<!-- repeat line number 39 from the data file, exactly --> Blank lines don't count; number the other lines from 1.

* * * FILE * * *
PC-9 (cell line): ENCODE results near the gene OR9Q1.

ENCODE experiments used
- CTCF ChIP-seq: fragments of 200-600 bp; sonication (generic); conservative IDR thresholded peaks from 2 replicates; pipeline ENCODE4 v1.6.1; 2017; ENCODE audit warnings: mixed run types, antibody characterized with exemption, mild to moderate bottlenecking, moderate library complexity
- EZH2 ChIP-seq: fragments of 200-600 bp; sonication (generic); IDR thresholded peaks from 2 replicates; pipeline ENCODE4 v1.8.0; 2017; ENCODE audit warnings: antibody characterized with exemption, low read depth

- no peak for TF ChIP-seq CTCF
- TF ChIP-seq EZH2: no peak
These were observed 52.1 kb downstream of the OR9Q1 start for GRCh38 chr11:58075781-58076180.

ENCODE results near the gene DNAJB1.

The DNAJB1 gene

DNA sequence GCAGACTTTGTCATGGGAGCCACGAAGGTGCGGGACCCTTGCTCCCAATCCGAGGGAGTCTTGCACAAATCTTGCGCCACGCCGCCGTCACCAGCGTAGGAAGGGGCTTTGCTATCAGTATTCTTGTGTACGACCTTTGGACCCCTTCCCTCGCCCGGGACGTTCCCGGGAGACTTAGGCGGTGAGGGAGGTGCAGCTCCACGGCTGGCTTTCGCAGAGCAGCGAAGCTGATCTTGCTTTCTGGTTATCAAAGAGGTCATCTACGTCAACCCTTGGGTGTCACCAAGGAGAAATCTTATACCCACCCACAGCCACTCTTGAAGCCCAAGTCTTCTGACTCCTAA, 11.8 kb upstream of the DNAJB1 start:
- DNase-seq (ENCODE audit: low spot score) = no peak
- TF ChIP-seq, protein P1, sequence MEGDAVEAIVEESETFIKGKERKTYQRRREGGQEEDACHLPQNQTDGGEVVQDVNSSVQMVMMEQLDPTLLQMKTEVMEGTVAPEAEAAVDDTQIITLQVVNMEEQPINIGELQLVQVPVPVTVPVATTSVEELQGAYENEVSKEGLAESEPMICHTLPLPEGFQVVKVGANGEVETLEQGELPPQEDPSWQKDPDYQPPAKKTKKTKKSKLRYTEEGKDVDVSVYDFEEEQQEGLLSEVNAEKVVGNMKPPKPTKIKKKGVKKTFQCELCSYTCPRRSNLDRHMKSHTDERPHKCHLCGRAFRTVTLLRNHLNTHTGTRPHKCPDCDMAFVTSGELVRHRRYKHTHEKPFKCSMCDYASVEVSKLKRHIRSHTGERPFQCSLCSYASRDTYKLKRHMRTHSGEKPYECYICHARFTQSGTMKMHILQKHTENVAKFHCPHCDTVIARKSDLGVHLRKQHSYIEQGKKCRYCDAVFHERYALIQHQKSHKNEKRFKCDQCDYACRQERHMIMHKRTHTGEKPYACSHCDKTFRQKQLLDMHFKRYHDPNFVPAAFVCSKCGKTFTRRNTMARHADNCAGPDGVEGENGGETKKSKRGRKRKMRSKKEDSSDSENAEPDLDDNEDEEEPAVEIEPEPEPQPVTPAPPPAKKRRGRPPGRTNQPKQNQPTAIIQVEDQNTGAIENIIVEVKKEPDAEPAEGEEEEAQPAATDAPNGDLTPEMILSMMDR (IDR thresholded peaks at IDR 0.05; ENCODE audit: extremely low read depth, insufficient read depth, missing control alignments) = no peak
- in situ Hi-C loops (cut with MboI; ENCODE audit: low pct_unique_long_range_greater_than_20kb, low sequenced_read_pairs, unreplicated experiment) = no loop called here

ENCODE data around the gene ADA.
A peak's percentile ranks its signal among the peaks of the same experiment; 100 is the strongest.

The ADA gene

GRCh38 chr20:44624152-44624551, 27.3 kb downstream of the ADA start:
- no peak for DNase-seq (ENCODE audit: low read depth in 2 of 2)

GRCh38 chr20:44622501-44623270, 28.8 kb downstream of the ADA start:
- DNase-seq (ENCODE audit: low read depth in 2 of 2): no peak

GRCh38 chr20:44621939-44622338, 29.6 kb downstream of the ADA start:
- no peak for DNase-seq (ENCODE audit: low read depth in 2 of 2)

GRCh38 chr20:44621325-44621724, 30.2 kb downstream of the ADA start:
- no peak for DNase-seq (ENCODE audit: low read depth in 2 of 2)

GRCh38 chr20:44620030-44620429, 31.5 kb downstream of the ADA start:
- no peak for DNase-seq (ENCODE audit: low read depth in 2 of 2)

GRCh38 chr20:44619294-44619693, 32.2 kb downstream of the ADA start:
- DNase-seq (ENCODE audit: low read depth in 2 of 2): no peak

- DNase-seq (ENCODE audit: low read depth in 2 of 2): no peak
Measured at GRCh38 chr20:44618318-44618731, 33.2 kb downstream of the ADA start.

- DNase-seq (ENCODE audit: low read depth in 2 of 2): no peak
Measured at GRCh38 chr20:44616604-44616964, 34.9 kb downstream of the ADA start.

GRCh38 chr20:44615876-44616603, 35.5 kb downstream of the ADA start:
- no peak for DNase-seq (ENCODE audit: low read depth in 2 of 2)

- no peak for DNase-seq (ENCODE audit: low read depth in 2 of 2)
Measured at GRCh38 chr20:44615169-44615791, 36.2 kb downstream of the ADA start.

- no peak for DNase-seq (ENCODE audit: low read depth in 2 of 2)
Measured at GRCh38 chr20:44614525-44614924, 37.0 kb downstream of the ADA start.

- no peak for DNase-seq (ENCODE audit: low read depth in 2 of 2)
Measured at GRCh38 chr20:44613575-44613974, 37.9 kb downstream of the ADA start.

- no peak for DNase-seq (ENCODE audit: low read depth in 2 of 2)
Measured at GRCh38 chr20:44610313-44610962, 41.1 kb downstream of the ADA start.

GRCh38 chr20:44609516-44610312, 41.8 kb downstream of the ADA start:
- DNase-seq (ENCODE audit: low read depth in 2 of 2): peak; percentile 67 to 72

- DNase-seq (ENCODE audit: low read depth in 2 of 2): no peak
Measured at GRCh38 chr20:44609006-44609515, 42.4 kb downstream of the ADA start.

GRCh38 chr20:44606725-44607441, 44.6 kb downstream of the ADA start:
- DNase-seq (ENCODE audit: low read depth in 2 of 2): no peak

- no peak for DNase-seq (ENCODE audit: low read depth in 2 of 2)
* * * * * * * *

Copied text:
- no peak for DNase-seq (ENCODE audit: low read depth in 2 of 2)